[Podcast] Flex and Friends: Sunny Han and Eddie Saunders Jr.

Sunny Han talks to Flex Tools' Eddie Saunders Jr. about the automation and the future of manufacturing

Eddie Saunders Jr.: What's up everybody, this is Eddie with Flex Machine Tools. And hey, welcome to our latest segment of Flex & Friends, a video cast experience series, where honestly I get to sit down, hang out, chat and pick the brains of some of the industry's loudest, proudest, best, brightest, most passionate and profound human beings. And we're talking about everything, you guessed it manufacturing. So we thank you so much for joining us today live on LinkedIn as well as YouTube Live.

So today we have a very, very special guest and a good friend of the Flex team in Sunny Han from Fulcrum. So before I get too much in here, I know you all didn't come here to listen to me talk, let's bring in our special guest, Sunny. Sunny, my man, he is in the house, welcome, welcome, welcome. It's an absolute pleasure to have you here on Flex & Friends. First and foremost, how's Sunny doing today?

Sunny Han: I'm doing great. It's fall, it's my favorite season and we're here chatting about manufacturing.

Eddie Saunders Jr.:
There we go. Wonderful things, I'm a huge fall fan myself, so you just won some brownie points with me. Not that you needed them, but nonetheless, I love it, absolutely love it. So awesome, really it's great that you're here today, we really, really appreciate it. And then as we're moving on, man, obviously you're really well known, you're on a speaking tour, if you will, and you're a very well known individual, but let's dive in, let's get to know Sunny personally and professionally. Man, what do we need to know?

Sunny Han: I don't know, man. I don't really like talking about myself. I like seeing you wear the Fulcrum t-shirt, that's a good call out.

Eddie Saunders Jr.: Oh, yeah.

Sunny Han: It's nice premium Pima cotton. Hopefully it's nice-

Eddie Saunders Jr.: Seriously, super comfortable. No joke. Everyone, if you can get your hands on a Fulcrum t-shirt, one of the most comfortable t-shirts I've worn in my life. So thank you all so much, it was great, it was great for it. So well, aside from that, obviously I know you're a pretty interesting person in general. So is there anything specifically that you'd like the world to know about you on a personal level?

Sunny Han: I think only that the journey into manufacturing was really an accident. I think a lot of people see me and talk with me and I think the impression that I might give is that I was born on a job shop floor or something like that, but that's not how I was raised. I was very much playing video games and writing computer softwares as a little kid and building computers and stuff. So it wasn't until way later in life that I stumbled into it. But talk about a foundational part of the economy, right? What is more important than manufacturing?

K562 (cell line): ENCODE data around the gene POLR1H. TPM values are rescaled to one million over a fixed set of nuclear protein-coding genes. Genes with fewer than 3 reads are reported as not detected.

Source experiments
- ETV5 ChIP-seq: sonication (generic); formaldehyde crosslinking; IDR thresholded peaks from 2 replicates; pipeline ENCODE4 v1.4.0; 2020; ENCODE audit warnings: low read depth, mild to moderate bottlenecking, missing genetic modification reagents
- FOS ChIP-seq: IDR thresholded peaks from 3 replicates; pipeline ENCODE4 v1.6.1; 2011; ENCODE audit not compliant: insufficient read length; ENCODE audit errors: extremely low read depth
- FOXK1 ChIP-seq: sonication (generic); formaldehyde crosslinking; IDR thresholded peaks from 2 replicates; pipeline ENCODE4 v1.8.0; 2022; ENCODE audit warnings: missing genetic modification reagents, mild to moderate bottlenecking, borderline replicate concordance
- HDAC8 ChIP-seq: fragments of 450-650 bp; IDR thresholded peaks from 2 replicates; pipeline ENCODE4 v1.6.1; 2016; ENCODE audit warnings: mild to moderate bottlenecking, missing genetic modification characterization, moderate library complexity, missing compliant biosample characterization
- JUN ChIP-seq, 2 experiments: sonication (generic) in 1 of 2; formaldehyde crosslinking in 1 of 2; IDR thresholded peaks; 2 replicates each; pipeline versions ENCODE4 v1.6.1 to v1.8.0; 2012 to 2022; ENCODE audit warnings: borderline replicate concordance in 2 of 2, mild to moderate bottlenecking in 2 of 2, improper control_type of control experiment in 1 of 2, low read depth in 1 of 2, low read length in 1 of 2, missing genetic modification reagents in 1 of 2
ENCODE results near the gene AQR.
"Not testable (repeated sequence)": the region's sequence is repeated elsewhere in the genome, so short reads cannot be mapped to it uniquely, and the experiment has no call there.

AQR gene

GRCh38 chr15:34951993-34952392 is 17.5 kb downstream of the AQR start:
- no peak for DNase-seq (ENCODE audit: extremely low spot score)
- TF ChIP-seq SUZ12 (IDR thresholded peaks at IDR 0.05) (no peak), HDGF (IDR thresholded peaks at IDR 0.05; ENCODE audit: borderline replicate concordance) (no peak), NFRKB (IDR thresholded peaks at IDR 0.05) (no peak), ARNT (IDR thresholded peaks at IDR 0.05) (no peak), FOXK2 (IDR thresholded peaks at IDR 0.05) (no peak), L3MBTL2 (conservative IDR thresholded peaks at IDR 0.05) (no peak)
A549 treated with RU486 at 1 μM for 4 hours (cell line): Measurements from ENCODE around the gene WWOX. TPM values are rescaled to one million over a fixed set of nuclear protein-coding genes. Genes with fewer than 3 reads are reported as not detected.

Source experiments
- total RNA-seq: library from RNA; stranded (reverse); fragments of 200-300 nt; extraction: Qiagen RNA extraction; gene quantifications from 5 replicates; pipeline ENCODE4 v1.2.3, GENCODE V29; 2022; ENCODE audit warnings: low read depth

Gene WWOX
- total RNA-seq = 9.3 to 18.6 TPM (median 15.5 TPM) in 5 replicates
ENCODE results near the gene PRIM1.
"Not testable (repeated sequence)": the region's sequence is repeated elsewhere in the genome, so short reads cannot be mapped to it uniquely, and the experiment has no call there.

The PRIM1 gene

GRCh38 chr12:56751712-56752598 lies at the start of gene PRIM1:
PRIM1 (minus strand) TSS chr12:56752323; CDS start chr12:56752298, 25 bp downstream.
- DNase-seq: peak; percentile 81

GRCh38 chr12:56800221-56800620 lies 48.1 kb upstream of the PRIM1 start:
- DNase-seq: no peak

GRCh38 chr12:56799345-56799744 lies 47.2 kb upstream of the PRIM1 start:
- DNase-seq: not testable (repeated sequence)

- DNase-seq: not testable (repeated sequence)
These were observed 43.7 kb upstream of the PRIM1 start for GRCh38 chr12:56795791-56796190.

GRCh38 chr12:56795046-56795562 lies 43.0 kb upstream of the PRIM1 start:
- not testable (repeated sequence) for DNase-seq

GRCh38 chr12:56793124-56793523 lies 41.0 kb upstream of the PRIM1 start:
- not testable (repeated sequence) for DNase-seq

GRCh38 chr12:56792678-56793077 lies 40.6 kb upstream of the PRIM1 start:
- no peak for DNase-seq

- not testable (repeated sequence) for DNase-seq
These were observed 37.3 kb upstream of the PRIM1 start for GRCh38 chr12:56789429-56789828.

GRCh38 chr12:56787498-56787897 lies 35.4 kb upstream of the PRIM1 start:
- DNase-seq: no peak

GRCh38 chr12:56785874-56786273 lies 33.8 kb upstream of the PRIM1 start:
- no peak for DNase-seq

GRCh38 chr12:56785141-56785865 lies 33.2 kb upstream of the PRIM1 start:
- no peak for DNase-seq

We've realized that over the last few years that you can't build houses without manufacturing, you can't sell goods without manufacturing, you can't transport stuff without manufacturing. So there's nothing that I could be more proud of being so passionate about.

Eddie Saunders Jr.: No, for sure. We're going to dive deep into that passion here shortly. So one thing that a little bird or two may or may not have told me at a trade show is you're obviously very interested in sushi as well as coffee. So we won't dive too much into it, but I'm curious if you'd like to potentially speak to that a little bit because I think it's a fun part of who you are that a lot of our viewers may want to learn and know more about you, man.

Sunny Han: I think where it all starts is that since starting the company, after six-and-a-half years of doing this I'm not really allowed to write code or do anything anymore, I'm just a hype man really inside the company. I had to find some outlet to do something creative, so cooking has always been a passion of mine. My mom's a really good cook and Japanese food has always been something that I've loved for a long time. And so I just started making sushi about six years ago.

At first it was just getting some frozen fish and whatever rice that I could find. And by now I started importing fish from Japan, my rice is imported from Japan, the seaweed and the vinegar and all the components are all imported. And I mix it all together and try to of as close to an authentic sushi experience in Tokyo to my friends as possible.

Sunny Han: And it's something that I've gotten really good at, mostly through repetition, trial and error, getting really sensitive palates and people who know things about cooking to come taste it and criticize me and then really rip me apart. And that experience is really gratifying. It's something I can do with my hands, I can make something really beautiful, something really tasty and share with people that might not have the experience of being able to fly to Japan and get the type of fish or that type of technique otherwise.

So something I really enjoy and it gives me this calm feeling of self-improvement. I think we all like that craftsmanship and that's my outlet, is sushi, coffee, other things like that, so.

Eddie Saunders Jr.: